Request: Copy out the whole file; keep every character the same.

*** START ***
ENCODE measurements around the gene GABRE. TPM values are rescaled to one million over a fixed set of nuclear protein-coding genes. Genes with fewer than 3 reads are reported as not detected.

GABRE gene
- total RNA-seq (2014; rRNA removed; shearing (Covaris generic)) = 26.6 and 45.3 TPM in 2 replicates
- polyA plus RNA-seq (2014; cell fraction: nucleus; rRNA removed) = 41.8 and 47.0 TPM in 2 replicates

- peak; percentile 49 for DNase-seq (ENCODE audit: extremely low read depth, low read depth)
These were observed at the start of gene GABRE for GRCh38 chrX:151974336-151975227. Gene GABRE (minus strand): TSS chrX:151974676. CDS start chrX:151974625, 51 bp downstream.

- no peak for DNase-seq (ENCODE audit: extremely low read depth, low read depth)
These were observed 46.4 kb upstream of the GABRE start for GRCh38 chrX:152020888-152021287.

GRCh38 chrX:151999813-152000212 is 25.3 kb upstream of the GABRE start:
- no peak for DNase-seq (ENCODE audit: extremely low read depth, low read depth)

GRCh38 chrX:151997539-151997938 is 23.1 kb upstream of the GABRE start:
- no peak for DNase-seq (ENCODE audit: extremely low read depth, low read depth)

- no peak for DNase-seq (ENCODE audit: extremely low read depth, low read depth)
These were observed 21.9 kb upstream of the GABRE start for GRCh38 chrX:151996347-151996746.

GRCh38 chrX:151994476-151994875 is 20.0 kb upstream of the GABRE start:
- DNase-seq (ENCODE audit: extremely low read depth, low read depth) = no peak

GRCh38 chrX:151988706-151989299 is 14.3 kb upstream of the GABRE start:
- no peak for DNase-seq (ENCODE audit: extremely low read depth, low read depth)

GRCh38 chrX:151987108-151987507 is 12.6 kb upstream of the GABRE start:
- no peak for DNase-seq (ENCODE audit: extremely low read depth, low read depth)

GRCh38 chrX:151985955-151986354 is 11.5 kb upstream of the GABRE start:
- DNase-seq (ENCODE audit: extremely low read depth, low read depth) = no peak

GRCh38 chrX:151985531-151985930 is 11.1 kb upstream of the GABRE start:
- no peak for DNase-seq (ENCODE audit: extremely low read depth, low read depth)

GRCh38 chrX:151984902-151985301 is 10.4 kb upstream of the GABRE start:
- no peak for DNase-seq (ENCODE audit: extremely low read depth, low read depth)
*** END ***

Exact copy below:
ENCODE measurements around the gene GABRE. TPM values are rescaled to one million over a fixed set of nuclear protein-coding genes. Genes with fewer than 3 reads are reported as not detected.

GABRE gene
- total RNA-seq (2014; rRNA removed; shearing (Covaris generic)) = 26.6 and 45.3 TPM in 2 replicates
- polyA plus RNA-seq (2014; cell fraction: nucleus; rRNA removed) = 41.8 and 47.0 TPM in 2 replicates

- peak; percentile 49 for DNase-seq (ENCODE audit: extremely low read depth, low read depth)
These were observed at the start of gene GABRE for GRCh38 chrX:151974336-151975227. Gene GABRE (minus strand): TSS chrX:151974676. CDS start chrX:151974625, 51 bp downstream.

- no peak for DNase-seq (ENCODE audit: extremely low read depth, low read depth)
These were observed 46.4 kb upstream of the GABRE start for GRCh38 chrX:152020888-152021287.

GRCh38 chrX:151999813-152000212 is 25.3 kb upstream of the GABRE start:
- no peak for DNase-seq (ENCODE audit: extremely low read depth, low read depth)

GRCh38 chrX:151997539-151997938 is 23.1 kb upstream of the GABRE start:
- no peak for DNase-seq (ENCODE audit: extremely low read depth, low read depth)

- no peak for DNase-seq (ENCODE audit: extremely low read depth, low read depth)
These were observed 21.9 kb upstream of the GABRE start for GRCh38 chrX:151996347-151996746.

GRCh38 chrX:151994476-151994875 is 20.0 kb upstream of the GABRE start:
- DNase-seq (ENCODE audit: extremely low read depth, low read depth) = no peak

GRCh38 chrX:151988706-151989299 is 14.3 kb upstream of the GABRE start:
- no peak for DNase-seq (ENCODE audit: extremely low read depth, low read depth)

GRCh38 chrX:151987108-151987507 is 12.6 kb upstream of the GABRE start:
- no peak for DNase-seq (ENCODE audit: extremely low read depth, low read depth)

GRCh38 chrX:151985955-151986354 is 11.5 kb upstream of the GABRE start:
- DNase-seq (ENCODE audit: extremely low read depth, low read depth) = no peak

GRCh38 chrX:151985531-151985930 is 11.1 kb upstream of the GABRE start:
- no peak for DNase-seq (ENCODE audit: extremely low read depth, low read depth)

GRCh38 chrX:151984902-151985301 is 10.4 kb upstream of the GABRE start:
- no peak for DNase-seq (ENCODE audit: extremely low read depth, low read depth)